One of the book clubs I belong to mentioned that this book was free a while back. I went over to Amazon and found it free on Kindle Unlimited. Then a couple days after that the book was really free, so I turned in my ‘borrowed’ copy and got my own.

Look, um, I’m not crazy about mysteries or suspense/thrillers, so I was hesitant to read this. Turns out it wasn’t too anxiety producing. So I could move to my bedtime book. Well, that is, until near the end of the book when I realized I was still awake reading at 4 AM.

I did like the main characters. I liked how the author, Anne Hagan, divided the points of view between both of them. That way she could let us in both women’s thoughts and actions.

For most of the book, I found the writing fair. Towards the end though, sentences were hard to understand and there were words that should have been other words. Like the word ‘man’ should have been ‘main’. Maybe earlier in the book I wouldn’t have noticed but here we are in the thick of trying to solve the crime and the tempo of action has sped up. I often had to reread passages to understand what happened.

In my opinion, using cuss words should be full out, and in this case warranted, or not used at all. I felt spelling a cuss word with asterisks felt like cheating. It was another thing that pulled me out of the book. The other cheat was in how the book ended. We’re in the middle of the shake-down (or whatever that part of the arrest process is called and we don’t get to see what happened until later. Sorry, I nearly threw in a spoiler. Then when it is all explained, it felt anticlimactic. Then the next book has a preview which is that scene duplicated. Truly a letdown. I do understand why the things in that last part of the book got jumbled. When I write a fast scene or erotica I find my grammar and spelling give up the ghost. And my descriptions are horrid. Note the above review. But I hope that part and the beginning of the next book can live up to the rest of the first book.

By the way, this book can be rated “G”. What I mean is the sex scenes are kept to the minimum. For me, this story didn’t call for long erotic scenes. Maybe in the next book or so? Mostly the story kept to the mystery. Relationships are building, but the main characters try to keep it ‘professional’. I won’t say how successful they were, but the author did a good job keeping it real.

I hope I haven’t been too critical. I did like the book and do look forward to reading the rest of the series. Like I said, I liked the story and the characters. Worth the read, folks!

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My Melancholic DiaryMy Melancholic Diary by Iva Kenaz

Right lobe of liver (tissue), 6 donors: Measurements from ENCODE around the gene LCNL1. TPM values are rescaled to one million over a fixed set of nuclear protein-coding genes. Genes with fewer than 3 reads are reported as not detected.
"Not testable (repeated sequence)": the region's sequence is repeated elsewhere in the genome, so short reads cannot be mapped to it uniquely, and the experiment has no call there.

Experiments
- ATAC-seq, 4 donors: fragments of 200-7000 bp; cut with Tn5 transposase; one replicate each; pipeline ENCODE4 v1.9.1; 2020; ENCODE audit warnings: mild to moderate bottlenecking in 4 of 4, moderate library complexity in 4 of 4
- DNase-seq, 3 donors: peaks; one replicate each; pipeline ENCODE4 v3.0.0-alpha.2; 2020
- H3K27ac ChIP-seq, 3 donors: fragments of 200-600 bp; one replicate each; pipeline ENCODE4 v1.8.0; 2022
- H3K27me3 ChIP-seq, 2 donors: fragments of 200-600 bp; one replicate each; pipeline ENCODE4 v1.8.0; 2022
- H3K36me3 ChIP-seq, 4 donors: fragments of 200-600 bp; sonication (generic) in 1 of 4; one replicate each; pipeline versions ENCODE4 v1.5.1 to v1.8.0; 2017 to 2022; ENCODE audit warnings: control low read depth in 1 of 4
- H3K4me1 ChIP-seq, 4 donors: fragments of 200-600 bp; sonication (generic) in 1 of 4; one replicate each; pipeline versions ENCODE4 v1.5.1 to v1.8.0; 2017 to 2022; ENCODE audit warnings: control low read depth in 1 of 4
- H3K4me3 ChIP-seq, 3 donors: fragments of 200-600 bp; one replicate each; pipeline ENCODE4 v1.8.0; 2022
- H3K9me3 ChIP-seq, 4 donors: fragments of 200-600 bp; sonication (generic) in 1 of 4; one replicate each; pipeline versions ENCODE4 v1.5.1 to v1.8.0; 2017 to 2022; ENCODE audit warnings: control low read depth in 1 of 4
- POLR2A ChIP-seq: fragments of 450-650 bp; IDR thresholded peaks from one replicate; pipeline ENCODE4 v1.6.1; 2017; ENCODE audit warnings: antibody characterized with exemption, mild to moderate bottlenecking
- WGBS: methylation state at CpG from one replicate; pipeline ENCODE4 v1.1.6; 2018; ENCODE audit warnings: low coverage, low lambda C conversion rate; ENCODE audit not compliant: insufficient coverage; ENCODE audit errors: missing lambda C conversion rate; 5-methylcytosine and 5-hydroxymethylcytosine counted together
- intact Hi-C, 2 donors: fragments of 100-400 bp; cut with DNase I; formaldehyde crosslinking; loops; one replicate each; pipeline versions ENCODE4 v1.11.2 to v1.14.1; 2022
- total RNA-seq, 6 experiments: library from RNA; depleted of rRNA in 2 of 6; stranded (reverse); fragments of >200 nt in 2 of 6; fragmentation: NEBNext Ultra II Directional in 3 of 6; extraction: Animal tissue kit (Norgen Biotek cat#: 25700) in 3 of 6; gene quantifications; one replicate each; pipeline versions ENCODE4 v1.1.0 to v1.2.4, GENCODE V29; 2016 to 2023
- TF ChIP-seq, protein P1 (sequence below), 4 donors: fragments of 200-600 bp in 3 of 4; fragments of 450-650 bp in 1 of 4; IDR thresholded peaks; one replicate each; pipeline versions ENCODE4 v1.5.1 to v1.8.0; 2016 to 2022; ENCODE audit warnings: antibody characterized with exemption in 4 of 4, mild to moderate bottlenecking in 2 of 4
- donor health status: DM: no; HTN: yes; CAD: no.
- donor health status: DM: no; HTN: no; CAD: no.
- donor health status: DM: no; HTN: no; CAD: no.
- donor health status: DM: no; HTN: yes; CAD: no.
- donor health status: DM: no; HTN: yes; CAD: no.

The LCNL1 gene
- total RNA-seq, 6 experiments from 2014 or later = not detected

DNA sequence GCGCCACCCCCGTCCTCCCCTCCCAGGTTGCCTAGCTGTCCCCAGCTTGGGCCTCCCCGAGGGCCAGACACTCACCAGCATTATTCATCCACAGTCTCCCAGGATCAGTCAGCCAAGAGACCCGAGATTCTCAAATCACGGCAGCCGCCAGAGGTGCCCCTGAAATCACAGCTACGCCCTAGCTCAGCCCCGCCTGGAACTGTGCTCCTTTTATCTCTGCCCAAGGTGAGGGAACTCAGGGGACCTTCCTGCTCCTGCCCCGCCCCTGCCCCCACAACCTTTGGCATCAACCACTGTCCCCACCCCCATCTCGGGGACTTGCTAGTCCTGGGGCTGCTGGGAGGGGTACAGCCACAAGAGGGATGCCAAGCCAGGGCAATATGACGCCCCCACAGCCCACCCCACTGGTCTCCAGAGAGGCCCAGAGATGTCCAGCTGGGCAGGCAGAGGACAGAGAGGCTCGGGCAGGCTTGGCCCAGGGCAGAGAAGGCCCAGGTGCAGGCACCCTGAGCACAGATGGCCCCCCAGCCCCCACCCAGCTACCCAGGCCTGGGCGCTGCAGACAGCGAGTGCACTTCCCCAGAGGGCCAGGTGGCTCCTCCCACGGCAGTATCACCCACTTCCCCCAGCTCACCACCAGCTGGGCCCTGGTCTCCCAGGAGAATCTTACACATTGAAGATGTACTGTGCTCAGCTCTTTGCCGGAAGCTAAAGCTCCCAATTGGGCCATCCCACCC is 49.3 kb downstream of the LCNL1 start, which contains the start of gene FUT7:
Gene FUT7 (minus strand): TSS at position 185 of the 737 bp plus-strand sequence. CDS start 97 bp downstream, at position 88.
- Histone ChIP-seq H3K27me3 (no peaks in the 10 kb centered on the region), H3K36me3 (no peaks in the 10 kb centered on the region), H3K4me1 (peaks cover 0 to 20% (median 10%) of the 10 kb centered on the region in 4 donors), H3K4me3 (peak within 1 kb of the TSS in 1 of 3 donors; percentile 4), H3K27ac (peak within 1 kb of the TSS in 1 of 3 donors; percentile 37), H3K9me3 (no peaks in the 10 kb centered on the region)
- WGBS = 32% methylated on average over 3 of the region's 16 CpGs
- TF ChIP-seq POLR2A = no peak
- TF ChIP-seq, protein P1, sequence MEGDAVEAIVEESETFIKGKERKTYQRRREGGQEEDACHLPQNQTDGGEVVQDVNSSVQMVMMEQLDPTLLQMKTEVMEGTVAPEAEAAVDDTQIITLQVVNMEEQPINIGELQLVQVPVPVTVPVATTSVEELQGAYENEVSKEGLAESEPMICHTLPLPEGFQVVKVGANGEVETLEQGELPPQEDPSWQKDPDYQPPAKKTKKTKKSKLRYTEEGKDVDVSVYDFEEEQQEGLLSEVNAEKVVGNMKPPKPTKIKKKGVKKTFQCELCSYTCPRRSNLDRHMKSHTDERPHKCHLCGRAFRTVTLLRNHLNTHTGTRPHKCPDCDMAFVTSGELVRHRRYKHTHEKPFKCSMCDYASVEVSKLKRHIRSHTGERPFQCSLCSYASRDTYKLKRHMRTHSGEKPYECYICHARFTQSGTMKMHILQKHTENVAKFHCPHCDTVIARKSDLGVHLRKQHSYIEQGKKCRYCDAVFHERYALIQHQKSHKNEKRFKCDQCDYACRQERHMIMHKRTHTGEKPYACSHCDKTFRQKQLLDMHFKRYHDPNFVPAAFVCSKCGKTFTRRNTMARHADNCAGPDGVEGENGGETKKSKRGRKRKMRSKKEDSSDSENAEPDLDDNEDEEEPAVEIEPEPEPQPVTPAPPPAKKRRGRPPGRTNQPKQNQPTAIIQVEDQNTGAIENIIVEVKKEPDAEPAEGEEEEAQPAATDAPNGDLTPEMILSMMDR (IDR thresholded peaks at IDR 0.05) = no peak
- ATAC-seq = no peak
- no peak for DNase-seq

My rating: 5 of 5 stars

I want to thank my GoodReads friend, A.S. Johnson for recommending this treasure to me. She was right, I did love it!

Once I got the recommendation I found that I could get it through Kindle Unlimited so I set about getting it right away. I already had tons of books ahead of it on my ‘currently reading shelf’, but I got around to it finally. So glad I did!

Where was this book when I was growing up? Oh, yeah, the author probably wasn’t born yet. What a great way to learn how fanciful a diary could be! When I was a young teen I had one of those diaries that had a little lock on it. Why I needed a lock always made me laugh. I rarely wrote anything in it beyond “I breathed in and out today.”

That a person in grade school chose to stay the last year of grade school with her eccentric father in the countryside near Prague in the Czech Republic so that she and he could iron out their differences, shows the maturity of the main character, Lisa, who is 14 nearly 15. But the book is full of mature themes but not in a preachy way. I think there is so much depth in this book that anyone of any age would find something to glean from it.

Lisa, the diary writer, the main character, of course, has a romantic heart and the adolescent inadequate self-esteem. Not too different from most people her age, but when you are that age, you don’t realize that. In fact, I wonder how many people outgrow that?

So seeing Lisa’s musings of her life and loves didn’t feel far from most people I know. Except for the fictional character that becomes alive for her. At first, that is shocking in such a mature girl, but as you watch the rest of her life you see that this ghost from another book guides her as much as she guides him. It is the one relationship that is working for her. What a grand idea! We should all have our own fictional hero/heroine who can speak to us while we write out the character’s destiny. Oh, yeah, we who write do just that! That is if we are writing daily. Gulp. We should be writing daily. Note to self…

Anyway, I highly recommend this book to everyone. I think even males will like it.

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Ashes and Arsenic (Preternatural Affairs, #6)Ashes and Arsenic by S.M. Reine

My rating: 4 of 5 stars

Agent Cèsar Hawke is not my favorite character. I prefer Ms. Reine’s female main characters. But Cèsar is humorous to read about. After all, I don’t know of any witch who has a major allergy to magic. Then, again, I don’t know many witches. So they may well exist out there somewhere.

Cèsar is self-effacing, definitely not a macho man. He does cause me to giggle every now and then. In this book, we get to know more about his brother and father. We’ve already met his sister and she’s off doing her own thing.

This was a one-day read and as usual Ms. Reine kept my interest. The thing about S.M. Reine is how prolific she is. My goodness, I keep thinking I’ve read everything by her and she comes out with more. I love it all! Even though she often writes about demons or other scary subjects, she is able to keep the story light enough to enjoy and yet suspenseful enough that I didn’t want to stop reading. She throws in her great sense of humor causing the aforementioned occasional giggle.

I want to thank Sara for letting me read her books free for review. Sorry it takes me so long sometimes, but I keep it honest.